THESE PAINTINGS THREATEN to be photographs, or diagrams.10 11Something quotidian or valueless. Decorative or merely referential.12 13 Dangerously insular or illusionistic.14 15 They speak from a techno- logically backwards position, proposing crude painterly machines.16 How close we are to drawing in the mud with sticks.17 We might see a noodling wire border around a chunk of white painting as a sculptural slippage - but let it be
a frame; custom, artist-
built, as old-timey as its
art - a claim laid to an
abandoned zone.
This is no joke; no
punchline masks an
endgame. Whatever
irony these works
contain stems from
the nuances of the
medium. Yet their
looseness & wit speaks
directly to a larger mediated condition. The painters featured in this exhibition diverge, then proceed, from the contingency of painting. They recognize & apprehend the debate that boxes them in & corners their art. But through painting as medium, we can annex whatever suits us, & jettison the rest - the painting debate itself, for example: gladly, now the province of non - or other painters.

Travis Diehl
September 2012

1 This anxiety surrounding painting is certainly subjective. Still, we should acknowledge painting’s knack for inciting a uniquely polarized ambivalence.

2 As Douglas Crimp wrote of Stella in reference to his late-70’s “shaped” works: he is “only able to point at painting from the distance of a peculiar hybrid object, an object which may well represent a painting but certainly can not legitimately be a painting.” “The End of Painting,” October 16, Spring 1981.

3 See Thomas Lawson, “Last Exit: Painting,” Artforum vol. 20 no. 2, October 1981.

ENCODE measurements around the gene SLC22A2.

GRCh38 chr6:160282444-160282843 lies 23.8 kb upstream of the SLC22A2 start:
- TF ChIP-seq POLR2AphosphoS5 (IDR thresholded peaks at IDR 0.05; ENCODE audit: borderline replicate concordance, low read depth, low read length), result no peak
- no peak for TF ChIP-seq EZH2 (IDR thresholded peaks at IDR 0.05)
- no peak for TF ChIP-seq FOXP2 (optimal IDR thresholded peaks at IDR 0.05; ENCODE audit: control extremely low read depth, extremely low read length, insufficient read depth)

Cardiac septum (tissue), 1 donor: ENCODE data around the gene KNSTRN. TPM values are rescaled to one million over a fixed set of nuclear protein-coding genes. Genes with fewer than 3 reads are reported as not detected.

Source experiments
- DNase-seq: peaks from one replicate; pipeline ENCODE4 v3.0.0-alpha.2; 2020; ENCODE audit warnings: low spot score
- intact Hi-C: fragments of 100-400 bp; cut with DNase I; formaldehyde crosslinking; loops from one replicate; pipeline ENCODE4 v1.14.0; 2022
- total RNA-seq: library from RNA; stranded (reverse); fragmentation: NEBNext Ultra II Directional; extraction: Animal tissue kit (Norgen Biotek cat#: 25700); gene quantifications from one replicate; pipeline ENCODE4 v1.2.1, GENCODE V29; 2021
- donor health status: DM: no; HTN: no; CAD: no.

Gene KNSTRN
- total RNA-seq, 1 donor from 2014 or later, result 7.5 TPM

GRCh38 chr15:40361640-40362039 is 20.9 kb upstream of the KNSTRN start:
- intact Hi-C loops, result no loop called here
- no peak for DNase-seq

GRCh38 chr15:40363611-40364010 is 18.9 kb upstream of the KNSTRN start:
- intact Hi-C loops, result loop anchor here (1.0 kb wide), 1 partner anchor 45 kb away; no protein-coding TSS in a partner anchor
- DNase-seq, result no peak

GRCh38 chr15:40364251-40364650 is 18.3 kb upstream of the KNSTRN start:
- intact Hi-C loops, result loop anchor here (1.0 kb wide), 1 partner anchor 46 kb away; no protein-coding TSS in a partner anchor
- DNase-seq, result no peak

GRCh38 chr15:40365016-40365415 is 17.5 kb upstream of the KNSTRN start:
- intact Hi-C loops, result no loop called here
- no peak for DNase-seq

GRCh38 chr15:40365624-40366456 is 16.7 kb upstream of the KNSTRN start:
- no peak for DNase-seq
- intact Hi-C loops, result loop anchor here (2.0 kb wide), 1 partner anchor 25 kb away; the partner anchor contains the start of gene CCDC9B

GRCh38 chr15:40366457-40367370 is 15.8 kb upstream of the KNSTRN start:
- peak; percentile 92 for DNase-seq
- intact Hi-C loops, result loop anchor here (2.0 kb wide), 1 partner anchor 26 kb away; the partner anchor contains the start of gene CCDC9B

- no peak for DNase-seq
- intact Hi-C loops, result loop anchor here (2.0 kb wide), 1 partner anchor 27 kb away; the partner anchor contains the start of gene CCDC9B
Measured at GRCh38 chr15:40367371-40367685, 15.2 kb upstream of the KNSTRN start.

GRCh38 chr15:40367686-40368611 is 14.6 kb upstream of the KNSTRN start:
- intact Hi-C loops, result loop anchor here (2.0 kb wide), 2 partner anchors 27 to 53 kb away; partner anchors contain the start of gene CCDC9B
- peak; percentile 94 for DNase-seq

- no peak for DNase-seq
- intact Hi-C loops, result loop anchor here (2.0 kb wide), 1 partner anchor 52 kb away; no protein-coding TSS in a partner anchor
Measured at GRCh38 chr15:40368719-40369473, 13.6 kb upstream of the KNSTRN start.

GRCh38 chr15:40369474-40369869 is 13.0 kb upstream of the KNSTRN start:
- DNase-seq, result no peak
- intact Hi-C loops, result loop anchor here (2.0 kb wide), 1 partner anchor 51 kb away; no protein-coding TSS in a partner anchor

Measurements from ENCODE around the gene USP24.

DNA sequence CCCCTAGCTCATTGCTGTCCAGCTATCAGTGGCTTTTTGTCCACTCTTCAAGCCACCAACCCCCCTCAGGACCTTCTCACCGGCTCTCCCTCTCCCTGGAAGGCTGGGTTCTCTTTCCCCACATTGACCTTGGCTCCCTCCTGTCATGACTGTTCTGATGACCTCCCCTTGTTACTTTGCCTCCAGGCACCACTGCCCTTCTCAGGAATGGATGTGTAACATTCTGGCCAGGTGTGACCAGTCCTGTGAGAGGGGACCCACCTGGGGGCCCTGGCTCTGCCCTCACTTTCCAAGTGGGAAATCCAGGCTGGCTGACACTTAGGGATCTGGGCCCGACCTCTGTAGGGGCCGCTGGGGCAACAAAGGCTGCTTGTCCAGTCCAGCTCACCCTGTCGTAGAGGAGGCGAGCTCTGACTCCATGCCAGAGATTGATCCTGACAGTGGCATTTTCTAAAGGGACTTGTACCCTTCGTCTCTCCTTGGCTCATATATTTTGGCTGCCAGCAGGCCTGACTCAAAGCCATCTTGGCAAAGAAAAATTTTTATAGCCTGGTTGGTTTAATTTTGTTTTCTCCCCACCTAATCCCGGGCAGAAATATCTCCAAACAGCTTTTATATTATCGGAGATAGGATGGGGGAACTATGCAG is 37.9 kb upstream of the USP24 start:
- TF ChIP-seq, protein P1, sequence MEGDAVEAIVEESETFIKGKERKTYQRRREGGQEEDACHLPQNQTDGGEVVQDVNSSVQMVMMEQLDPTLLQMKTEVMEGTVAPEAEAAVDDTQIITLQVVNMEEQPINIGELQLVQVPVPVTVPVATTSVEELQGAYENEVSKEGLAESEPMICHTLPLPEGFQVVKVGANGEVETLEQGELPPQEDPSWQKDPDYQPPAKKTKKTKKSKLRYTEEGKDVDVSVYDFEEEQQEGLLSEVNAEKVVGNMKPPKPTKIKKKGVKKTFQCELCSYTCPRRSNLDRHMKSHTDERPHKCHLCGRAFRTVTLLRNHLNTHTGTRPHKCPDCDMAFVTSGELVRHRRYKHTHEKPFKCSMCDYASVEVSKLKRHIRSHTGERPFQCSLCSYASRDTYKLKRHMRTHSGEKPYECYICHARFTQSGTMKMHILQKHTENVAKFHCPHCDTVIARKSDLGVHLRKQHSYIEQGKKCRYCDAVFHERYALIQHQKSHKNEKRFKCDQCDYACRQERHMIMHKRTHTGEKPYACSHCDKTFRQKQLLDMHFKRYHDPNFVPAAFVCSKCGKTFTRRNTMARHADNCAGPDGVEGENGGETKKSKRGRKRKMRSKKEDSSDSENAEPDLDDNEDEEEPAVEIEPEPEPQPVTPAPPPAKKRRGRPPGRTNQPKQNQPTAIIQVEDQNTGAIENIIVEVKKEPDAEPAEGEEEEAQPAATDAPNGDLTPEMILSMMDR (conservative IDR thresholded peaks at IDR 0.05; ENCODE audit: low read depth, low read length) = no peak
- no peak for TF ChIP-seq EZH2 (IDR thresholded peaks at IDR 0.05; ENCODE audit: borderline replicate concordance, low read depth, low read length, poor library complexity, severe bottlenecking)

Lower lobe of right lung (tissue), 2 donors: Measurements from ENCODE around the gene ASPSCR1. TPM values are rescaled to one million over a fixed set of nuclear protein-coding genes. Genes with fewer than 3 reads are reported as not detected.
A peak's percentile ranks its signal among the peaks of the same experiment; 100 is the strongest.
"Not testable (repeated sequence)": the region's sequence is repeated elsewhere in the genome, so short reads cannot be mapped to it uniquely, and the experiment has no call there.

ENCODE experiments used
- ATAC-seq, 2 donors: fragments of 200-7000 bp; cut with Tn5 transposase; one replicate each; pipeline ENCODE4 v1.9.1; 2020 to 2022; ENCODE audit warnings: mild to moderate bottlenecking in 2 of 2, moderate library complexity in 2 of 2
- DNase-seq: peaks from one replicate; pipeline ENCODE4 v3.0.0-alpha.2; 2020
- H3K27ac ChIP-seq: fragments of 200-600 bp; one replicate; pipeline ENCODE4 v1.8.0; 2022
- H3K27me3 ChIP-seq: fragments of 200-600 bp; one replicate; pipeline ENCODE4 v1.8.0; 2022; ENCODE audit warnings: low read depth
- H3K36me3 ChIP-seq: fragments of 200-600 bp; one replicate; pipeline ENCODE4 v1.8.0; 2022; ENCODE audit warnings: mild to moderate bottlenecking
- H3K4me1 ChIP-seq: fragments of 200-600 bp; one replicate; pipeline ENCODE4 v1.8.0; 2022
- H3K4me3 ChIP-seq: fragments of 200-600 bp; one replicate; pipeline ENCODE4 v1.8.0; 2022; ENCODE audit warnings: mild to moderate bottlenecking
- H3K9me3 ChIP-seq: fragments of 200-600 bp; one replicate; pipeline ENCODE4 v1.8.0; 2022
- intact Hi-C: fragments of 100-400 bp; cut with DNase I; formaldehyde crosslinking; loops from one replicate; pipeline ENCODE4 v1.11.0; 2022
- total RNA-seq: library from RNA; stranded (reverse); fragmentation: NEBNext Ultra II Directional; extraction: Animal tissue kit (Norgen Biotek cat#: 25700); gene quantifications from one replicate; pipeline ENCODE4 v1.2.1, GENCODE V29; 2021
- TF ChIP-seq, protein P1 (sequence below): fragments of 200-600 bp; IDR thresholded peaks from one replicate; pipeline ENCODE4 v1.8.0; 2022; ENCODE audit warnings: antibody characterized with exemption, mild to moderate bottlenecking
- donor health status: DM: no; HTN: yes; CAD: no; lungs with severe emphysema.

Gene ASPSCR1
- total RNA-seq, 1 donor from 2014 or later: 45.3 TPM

4 See Wolfgang Tillmans
in conversation with Michelle Kuo, “Step Into Liquid: The Ascendancy of Ink-Jet Printing,” Artforum vol. 51 no. 1, September 2012.

5 At least along a certain New York-Berlin axis: Wade Guyton & Seth Price on one continent, Martin Kippenberger, Merlin Carpenter, & Michael Krebber on the other. See also MOCA’s “The Painting Factory: Abstraction After Warhol,” 2012.

6 A gallerist recently observed, regarding a wall work by Anton Lieberman that is black hot glue on green Formica, that “most people mistake it for a painting— but of course it is a painting.”

7 See David Gees, “Neo-Modern,” October 139, Winter 2012.

8 Pierre Dorion, Moma, oil on canvas, 2012.

9 See Travis Diehl, “A Wall Melts,” Art Mûr vol. 6 no. 5, April-June 2011.

10 Derek Root, LopSided, oil & wax on canvas on wood, 2012.

11 Nicolas Grenier, Middle Ground, oil & acrylic on wood, 2012.

12 David Elliott, Two Heads In The Studio, oil & acrylic on canvas, 2012.

13 Shannon Oksanen, Green Spicoli, oil on canvas, 2012.

14 Dil Hildebrand, Ordinary Indirection, oil on panel, 2012.

15 Benjamin Klein, Angels, oil on canvas, 2012.

16 Annie Hémond Hotte, Nocturn (Portrait of James Ferris), oil on canvas, 2012.

17 Or, for that matter, from beating each other with them. Etienne Zack, Share, oil on linen, 2012.

18 Rodney Graham, Untitled, mixed media, date unknown.